8. Sir, to you: When I was a kid, I loved Peter Pan. Heck, I still like it. Novelist/playwright Sir J. M. Barrie also wrote Mary Rose, which Alfred Hitchcock unsuccessfully tried to make into a movie.
  9. Strange Dude: H. P. Lovecraft wrote about Cthulhu and Necronomican. He was an unabashed racist and possibly mentally ill, but his writing has been very influential, especially with Stephen King. I like him and dislike him, which would probably make sense to him.
  10. Wild Child: Oscar Wilde not only wrote The Picture of Dorian Gray, but he wrote at least 2 books of fairy tales. I’m not sure I’d read them to my little ones, but Oscar certainly lived up to his name.

    Now you know what inspires/scares me!

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I have signed a contract with 4RV Publishing for a picture book, Raven Mocker, tentative release date October 2015. A Cherokee boy fights off a monster/wizard who is trying to kill his mother.

This is a companion to my picture book, Spearfinger, to be released in 2014 by 4RV Publishing. A Cherokee boy fights a witch named Spearfinger.


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Today (Wednesday) I am live on Musa Publishing’s blog http://musapublishing.blogspot.com/. “Three Minutes with Charles Suddeth” I am discussing my thriller, Neanderthal Protocol. Comments welcome but not necessary.


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I finished the final proof for my YA thriller, Experiment 38. I haven’t received a release date yet, but I have an ISBN number, so it shouldn’t be long.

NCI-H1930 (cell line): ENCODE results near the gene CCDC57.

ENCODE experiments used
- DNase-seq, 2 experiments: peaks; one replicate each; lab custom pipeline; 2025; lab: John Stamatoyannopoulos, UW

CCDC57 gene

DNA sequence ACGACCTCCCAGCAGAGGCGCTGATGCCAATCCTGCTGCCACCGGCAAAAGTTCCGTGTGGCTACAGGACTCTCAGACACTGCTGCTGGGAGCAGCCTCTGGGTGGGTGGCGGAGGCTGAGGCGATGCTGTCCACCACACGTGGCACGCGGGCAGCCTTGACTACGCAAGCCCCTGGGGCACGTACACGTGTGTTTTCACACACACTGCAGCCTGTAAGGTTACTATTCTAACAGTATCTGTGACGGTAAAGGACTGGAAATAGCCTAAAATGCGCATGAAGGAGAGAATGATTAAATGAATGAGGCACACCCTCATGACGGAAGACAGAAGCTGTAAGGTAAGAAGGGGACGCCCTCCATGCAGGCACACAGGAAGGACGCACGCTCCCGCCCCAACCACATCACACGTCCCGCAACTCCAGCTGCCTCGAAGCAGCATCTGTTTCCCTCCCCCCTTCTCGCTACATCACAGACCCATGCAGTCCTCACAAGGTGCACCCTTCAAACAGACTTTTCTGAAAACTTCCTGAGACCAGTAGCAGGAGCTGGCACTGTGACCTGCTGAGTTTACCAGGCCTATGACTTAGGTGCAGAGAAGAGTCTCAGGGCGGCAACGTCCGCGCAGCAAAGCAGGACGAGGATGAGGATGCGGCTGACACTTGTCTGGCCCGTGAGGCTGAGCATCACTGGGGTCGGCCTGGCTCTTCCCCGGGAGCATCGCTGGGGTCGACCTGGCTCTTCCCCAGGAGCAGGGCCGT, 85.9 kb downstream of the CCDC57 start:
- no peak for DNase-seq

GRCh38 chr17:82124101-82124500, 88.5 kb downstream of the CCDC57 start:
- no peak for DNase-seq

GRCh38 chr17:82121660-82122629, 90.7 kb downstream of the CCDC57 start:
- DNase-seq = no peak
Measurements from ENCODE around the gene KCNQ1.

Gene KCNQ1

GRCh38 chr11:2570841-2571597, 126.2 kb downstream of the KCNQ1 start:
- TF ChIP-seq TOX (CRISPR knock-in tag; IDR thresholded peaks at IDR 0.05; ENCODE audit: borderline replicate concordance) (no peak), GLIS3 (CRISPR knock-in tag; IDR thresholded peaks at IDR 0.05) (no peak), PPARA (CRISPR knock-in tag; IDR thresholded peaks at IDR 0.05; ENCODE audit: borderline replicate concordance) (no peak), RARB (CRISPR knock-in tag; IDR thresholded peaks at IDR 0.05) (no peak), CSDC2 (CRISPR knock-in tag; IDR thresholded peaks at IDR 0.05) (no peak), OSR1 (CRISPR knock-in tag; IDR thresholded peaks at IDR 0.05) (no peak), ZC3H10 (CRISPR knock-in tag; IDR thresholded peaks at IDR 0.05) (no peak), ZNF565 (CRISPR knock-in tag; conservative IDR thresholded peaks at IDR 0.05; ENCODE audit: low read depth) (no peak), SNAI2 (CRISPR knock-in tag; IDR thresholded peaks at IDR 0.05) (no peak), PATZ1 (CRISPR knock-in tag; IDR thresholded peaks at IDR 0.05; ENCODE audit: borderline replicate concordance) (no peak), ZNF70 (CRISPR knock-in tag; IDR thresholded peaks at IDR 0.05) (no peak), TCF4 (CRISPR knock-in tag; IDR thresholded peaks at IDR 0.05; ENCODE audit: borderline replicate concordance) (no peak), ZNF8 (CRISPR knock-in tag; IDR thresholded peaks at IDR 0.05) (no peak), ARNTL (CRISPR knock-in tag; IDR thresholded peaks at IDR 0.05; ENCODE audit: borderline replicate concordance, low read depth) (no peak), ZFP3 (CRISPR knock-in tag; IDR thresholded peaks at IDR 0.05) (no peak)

Experiment 38


Experiment 38 (young adult thriller, 4RV Publishing, paperback)

Eighteen-year-old Emily lives with her scientist father and knows nothing about her mother. When Emily begins dating Nate, two strange men in a Lincoln Navigator follow them everywhere. After Nate discovers her mother’s identity, the two men kidnap Emily, but her father doesn’t try to save her. Nate’s rescue fails, so she tries to escape on her own.

Her father holds a deadly secret about her past. Are the two men working for her father? Will Nate give up trying to rescue her? Why do the two men want her? Can she escape and ever have a normal life?

YA thriller, publication TBA

YA thriller, publication TBA

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Human Rights Day, created by the United Nations, promotes awareness of the importance of Human Rights issues around the world.

I wrote my thriller, Neanderthal Protocol, with human rights in mind. Everyone deserves basic rights.

Neanderthal Protocol (adult thriller, Musa Publishing, eBook)
After cold-fusion physicist Greg Anderson’s DNA test marks him as a Neanderthal, he is forced to live like an animal. Rachel helps him search for the organization trying to destroy him.
PDF, ePUB (Nook, iPad, Android), PRC (Kindle), Mobi


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Geoffery Chaucer was born this week ca. 1343. (Halloween week, did they celebrate Halloween back then or did that get you burned for witchcraft?) He was a poet and story teller who refused to write in Latin and French, which was the norm for educated/wealthy people. Without him, I might not be writing in my native tongue.  And he was also a scientist.